When the Obama administration invoked the 1999 Kosovo intervention as a precedent in the run-up to the planned Syria invasion, I wrote a post that argued that Kosovo was not a precedent for lawful international action. The Kosovo intervention violated the U.N. Charter, but the West was less concerned with that fact than with limiting the intervention’s precedential value. Mike Matheson of the State Department famously said that NATO tried to justify the action in a way that would “not weaken international legal constraints on the use of force,” and he listed the contextual factors preceding the intervention as a “pragmatic justification designed to provide a basis for moving forward without establishing new doctrines or precedents that might trouble individual NATO members or later haunt the Alliance if misused by others.” The Independent International Commission on Kosovo (and many others) came up with a pithier account: the intervention was “illegal but legitimate.” The United States also tried to limit the future impact of its recognition of Kosovo as an independent State in 2008, explaining that “[t]he United States considers Kosovo to be a special case that should not be seen as a precedent for other situations” (emphasis added).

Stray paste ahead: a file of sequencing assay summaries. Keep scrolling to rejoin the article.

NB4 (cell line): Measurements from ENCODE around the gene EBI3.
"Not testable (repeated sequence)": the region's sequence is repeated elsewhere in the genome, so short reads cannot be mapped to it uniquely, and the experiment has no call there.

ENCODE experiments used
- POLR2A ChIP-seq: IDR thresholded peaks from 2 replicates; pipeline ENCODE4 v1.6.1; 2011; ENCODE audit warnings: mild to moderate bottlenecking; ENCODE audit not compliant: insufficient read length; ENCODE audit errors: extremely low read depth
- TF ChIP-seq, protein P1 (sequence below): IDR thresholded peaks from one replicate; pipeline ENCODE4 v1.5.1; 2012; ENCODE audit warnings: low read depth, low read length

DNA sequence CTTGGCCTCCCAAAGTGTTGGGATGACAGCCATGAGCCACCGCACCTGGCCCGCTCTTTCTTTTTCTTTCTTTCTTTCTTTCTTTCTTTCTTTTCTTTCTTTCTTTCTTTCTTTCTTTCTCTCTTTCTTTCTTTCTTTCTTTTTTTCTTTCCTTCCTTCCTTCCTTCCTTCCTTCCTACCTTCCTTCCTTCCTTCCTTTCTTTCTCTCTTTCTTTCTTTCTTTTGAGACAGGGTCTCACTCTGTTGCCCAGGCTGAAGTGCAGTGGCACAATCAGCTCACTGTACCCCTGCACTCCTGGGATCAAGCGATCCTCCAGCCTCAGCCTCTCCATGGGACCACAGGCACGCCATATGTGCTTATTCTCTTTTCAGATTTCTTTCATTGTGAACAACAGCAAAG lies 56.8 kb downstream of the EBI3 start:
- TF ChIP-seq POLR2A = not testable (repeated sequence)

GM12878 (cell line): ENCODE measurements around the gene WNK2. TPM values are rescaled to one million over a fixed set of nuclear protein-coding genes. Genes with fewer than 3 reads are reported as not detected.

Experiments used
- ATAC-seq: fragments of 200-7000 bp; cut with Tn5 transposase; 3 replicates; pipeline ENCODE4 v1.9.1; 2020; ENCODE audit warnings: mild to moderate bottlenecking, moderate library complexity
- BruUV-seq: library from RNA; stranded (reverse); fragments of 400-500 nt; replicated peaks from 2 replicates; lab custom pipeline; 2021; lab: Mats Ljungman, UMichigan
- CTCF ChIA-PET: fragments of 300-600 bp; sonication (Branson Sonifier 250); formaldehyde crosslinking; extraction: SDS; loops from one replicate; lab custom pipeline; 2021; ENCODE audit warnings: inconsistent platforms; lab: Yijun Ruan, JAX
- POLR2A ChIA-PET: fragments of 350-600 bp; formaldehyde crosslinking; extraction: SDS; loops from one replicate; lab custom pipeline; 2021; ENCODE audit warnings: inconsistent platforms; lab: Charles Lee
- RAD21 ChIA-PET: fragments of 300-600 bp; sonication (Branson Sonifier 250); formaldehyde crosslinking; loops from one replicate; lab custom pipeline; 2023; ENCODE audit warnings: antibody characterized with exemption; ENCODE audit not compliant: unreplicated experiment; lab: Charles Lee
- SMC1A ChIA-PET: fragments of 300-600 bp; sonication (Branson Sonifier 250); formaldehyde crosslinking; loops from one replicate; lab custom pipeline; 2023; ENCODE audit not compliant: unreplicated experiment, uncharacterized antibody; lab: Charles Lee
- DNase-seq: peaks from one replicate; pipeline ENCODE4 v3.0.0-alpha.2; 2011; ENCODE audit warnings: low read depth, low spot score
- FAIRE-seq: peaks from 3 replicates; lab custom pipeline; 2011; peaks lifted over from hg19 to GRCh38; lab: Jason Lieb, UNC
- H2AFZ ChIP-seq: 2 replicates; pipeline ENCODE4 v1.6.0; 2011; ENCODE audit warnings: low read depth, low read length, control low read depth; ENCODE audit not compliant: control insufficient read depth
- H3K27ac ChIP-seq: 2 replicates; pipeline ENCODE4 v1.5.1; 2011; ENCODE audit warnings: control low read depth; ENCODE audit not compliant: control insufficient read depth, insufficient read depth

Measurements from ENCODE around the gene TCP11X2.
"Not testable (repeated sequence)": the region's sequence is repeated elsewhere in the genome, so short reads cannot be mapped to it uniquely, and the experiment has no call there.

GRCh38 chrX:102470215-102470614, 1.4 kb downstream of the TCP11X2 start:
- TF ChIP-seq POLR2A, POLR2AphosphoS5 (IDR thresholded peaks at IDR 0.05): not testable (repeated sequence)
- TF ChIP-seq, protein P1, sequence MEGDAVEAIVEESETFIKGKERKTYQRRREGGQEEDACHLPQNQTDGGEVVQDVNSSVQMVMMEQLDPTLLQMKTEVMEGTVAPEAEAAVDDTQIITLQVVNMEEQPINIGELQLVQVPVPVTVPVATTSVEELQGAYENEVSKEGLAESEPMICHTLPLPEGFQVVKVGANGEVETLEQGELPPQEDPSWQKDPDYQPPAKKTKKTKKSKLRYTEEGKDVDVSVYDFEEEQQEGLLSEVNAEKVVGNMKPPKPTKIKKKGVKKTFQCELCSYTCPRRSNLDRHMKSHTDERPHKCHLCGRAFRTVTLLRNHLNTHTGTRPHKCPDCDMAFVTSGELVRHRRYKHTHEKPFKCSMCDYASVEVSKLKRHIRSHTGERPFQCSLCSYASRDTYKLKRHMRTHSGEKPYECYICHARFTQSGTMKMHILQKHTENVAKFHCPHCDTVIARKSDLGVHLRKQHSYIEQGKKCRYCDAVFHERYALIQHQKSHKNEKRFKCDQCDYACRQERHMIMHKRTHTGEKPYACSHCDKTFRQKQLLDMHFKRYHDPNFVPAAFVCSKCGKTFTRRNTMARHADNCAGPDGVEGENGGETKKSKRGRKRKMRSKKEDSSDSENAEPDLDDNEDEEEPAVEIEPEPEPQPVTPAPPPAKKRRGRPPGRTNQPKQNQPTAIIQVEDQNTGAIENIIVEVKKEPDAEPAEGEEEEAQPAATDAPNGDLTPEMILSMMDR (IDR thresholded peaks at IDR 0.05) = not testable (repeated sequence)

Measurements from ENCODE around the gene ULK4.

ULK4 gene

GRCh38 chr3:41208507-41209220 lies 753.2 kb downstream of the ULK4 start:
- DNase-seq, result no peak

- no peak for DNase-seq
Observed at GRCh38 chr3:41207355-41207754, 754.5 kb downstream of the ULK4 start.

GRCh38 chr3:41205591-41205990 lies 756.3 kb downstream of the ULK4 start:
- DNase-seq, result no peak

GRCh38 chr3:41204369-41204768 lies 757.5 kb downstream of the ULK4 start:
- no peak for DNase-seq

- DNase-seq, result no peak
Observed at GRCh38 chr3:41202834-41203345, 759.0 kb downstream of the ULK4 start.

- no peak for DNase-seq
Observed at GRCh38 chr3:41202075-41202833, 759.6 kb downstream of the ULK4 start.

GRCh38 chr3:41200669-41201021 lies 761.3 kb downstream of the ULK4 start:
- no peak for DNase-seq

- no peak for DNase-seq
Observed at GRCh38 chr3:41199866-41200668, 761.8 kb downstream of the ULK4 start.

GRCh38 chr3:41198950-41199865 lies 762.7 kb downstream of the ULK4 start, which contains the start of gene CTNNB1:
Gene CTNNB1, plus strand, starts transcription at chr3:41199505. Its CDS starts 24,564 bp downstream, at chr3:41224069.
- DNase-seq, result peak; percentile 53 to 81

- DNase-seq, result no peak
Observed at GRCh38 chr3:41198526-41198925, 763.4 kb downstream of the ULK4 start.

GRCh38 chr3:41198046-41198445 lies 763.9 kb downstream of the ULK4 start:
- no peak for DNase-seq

Russia has always hated the Kosovo intervention and Kosovo’s independence, and probably doubly abhorred the Obama administration’s proposed reliance on the Kosovo non-precedent precedent as a justification for its (almost) invasion of Syria. But Russia is now invoking Kosovo—both the 1999 intervention, and Kosovo’s 2008 declaration of independence—in support of Crimea’s independence movement. Last week Russian Foreign Minister Sergey Lavrov proclaimed (at just before the 10-minute mark): “If Kosovo is a special case then Crimea is a special case; it’s just equally special.” Not to be outdone by references to Kosovo, the presidents of the European Commission and European Council said on Sunday: “The referendum is illegal and illegitimate and its outcome will not be recognised” (emphasis added).